New York State Farm Workers’ March for Justice

by Jim Schmidt

On Thanksgiving Eve, 1960, TV commentator Edward R. Morrow shocked the nation with his close-up look at agriculture in the United States and the harsh treatment of the farm workers who toil in the fields and harvest the crops. Forty three years later social change advocates, religious and labor leaders and farm workers marched 330 miles in New York State to call attention to the plight of migrant and seasonal farm workers living and working in New York State.

Agriculture in New York State is big business, grossing billions of dollars per year. The heart of this industry is the 80,000 plus farm workers. In New York, farm laborers are excluded from most protective labor laws that other workers enjoy. Farm workers are not entitled to a day of rest and do not receive overtime pay even when they work 60 to 80 hours per week. They aren’t covered by disability insurance. Few have unemployment insurance. They are denied the right to engage in collective bargaining. Collective bargaining is a fundamental right non-farm workers enjoy when and if they decide to unionize. Farm workers’ average income for a family of four is well below the poverty guidelines; their housing is substandard; their average work week is 60 hours; and violence and abuse are common.

For twenty years a movement has slowly developed uniting farm workers with social change advocates and progressive religious and labor leaders. All call for the state legislature to remove the restrictions in labor law that prevent farm workers from having the same rights as non-farm workers. For seven years people have been mobilizing to march on Albany each May, but the State Senate has refused to act on legislation, passed in the Assembly, that would remove these restrictions. Assemblywoman Kathy Nolan has been the leading force in the Assembly for the passing of a bill that would satisfy the farm workers’ demands. Senator Joe Bruno bottled up the legislation in committee. Senator Bruno and Senator Nancy L. Hoffman conducted statewide hearings in 2001 to examine the charges raised by the farm worker movement. They promised action and a report. Two years later nothing has happened and no report has been issued.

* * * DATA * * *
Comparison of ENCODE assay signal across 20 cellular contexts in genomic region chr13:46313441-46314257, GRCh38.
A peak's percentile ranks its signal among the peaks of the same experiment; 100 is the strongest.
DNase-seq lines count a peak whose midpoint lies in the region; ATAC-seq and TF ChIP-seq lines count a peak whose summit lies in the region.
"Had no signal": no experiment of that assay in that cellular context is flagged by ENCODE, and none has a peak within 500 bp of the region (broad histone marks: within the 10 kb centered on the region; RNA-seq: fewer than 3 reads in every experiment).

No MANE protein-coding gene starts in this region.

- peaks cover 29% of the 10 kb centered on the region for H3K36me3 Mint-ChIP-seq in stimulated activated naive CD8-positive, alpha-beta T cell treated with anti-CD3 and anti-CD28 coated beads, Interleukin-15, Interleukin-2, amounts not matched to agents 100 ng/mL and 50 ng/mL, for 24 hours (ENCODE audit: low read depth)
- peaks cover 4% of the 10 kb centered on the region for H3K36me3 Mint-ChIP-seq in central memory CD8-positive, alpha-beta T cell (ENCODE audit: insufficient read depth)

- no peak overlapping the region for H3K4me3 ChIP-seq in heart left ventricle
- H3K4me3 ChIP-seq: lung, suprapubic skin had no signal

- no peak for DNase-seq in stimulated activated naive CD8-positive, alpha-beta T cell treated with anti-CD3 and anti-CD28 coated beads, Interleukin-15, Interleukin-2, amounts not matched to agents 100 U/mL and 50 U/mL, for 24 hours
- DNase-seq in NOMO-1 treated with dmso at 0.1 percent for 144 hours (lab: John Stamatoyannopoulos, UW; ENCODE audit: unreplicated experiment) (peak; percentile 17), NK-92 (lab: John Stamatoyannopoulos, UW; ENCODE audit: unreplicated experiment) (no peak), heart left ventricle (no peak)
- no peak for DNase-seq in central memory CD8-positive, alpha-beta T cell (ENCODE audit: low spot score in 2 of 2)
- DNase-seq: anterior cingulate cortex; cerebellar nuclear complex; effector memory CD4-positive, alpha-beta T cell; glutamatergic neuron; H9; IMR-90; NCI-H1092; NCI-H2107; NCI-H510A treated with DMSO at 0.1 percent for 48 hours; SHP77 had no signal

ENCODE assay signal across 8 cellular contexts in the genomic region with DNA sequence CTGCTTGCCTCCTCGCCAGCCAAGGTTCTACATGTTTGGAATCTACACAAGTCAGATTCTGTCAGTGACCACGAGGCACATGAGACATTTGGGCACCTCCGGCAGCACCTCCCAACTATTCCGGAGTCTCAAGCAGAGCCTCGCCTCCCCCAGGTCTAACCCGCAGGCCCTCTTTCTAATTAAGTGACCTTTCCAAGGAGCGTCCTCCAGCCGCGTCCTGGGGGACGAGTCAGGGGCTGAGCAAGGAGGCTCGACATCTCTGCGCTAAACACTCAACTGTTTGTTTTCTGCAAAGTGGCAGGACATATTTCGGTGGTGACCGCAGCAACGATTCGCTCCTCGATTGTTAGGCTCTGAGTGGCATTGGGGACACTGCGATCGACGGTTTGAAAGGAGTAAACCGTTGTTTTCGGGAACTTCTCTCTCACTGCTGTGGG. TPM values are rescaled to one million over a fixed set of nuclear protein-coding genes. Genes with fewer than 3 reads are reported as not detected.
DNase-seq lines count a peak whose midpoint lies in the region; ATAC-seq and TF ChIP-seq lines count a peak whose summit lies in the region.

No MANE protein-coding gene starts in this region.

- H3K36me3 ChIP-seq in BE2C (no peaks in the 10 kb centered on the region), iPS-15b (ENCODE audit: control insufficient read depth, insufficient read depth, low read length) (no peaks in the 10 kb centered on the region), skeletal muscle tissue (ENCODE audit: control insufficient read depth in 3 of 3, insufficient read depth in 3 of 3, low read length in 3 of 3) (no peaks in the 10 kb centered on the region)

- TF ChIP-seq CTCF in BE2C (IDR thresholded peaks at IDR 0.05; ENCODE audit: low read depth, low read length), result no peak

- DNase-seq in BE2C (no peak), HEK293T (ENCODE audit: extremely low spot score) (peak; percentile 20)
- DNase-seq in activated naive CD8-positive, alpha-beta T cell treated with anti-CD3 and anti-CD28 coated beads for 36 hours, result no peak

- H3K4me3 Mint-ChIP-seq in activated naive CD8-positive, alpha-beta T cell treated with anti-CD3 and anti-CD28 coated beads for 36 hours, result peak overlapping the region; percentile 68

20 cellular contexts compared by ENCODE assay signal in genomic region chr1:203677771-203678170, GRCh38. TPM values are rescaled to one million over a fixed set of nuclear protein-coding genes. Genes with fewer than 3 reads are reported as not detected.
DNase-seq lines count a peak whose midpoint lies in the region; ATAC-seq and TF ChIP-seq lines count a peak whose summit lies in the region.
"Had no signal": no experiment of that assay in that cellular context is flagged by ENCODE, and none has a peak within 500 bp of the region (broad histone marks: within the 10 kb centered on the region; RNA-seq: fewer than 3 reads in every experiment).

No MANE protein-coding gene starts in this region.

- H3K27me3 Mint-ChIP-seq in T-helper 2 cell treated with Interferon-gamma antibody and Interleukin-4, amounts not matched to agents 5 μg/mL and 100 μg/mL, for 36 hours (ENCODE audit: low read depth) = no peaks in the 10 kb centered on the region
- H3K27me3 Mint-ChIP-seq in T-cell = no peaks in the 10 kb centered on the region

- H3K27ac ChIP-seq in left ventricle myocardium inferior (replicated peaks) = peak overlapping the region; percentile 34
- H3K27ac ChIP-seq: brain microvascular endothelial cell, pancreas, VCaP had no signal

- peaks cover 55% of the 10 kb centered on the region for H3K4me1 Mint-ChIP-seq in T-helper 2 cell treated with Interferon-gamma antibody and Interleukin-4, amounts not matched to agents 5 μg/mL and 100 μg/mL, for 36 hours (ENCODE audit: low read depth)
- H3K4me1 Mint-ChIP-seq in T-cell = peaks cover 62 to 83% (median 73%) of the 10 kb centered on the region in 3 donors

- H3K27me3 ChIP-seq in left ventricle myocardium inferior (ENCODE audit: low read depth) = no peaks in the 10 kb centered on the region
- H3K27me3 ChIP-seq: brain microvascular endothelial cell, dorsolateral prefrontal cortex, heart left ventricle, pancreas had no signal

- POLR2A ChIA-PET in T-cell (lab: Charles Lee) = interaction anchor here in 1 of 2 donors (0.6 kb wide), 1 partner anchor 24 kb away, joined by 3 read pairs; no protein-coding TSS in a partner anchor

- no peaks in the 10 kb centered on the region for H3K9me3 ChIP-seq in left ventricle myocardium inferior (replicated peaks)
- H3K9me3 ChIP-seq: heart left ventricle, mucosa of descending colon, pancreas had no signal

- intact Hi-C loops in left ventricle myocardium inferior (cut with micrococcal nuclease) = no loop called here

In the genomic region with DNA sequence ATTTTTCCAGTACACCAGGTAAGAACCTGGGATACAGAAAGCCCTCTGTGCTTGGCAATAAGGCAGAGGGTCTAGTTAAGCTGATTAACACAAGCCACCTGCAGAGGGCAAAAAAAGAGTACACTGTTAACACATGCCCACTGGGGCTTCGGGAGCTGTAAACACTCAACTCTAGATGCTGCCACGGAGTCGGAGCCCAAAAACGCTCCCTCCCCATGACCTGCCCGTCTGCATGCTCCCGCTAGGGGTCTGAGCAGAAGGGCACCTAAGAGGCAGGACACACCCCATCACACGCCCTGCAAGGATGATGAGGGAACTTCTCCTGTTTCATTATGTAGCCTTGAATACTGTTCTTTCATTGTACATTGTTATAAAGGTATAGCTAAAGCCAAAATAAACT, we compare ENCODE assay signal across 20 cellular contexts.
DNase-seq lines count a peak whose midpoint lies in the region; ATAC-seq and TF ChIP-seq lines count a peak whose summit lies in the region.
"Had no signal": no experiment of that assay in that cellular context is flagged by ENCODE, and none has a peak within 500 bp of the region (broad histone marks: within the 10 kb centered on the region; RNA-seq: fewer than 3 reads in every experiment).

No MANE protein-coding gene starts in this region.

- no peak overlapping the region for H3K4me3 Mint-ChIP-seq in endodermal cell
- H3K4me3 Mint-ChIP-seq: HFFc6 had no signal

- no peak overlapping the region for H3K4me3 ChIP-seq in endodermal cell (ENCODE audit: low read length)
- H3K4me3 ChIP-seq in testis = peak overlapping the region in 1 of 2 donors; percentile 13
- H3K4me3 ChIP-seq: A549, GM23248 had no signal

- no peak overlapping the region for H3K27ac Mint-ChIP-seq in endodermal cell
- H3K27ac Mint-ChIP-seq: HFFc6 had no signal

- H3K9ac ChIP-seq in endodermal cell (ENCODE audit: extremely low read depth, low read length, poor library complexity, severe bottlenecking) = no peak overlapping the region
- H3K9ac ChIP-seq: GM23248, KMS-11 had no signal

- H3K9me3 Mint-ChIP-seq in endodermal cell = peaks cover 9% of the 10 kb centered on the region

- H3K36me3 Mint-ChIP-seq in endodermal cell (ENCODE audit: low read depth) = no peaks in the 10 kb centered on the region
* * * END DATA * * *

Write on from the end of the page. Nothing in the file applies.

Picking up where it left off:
Since the State Senate refused to act on protective legislation, the movement marched yet again to call public attention to the situation. On April 21, 2003 a group of marchers left Seneca Falls for a ten day, 180 mile march to Albany. The organizers chose the Wesleyan Chapel in Seneca Falls as the starting point because it is the site of the 1848 women’s rights convention. The day before, another group of marchers left New York City for the 150-mile trip to Albany.

Five hundred took part in the April 30 rally in Albany when the two groups met. Dolores Huerta, founding member of the United Farmworkers (UFW) in California, and an honoree of the Women’s Rights Hall of Fame, praised the marchers for their support and determination. Denis Hughes of the State Federation of Labor, AFL-CIO, pledged the full support of the labor movement to work for economic and social justice for farm workers and the removal of all restrictions in labor law.
The march is over but the struggle continues. The Farm Worker’s Fair Practice Act is pending in the Senate (Bill No. S5557). Senator Bruno is being pressured by voters from across the State to bring the issue out of committee. A growing number of Republican Senators have endorsed the bill. As the list of endorsers grows, and the number of people across the state supporting the legislation increases, Senator Bruno will be pressured to act.

Ask your NewYork State Senator to support this legislation.

Jim Schmidt is Executive Director of Farmworker Legal Services of New York, based in Rochester,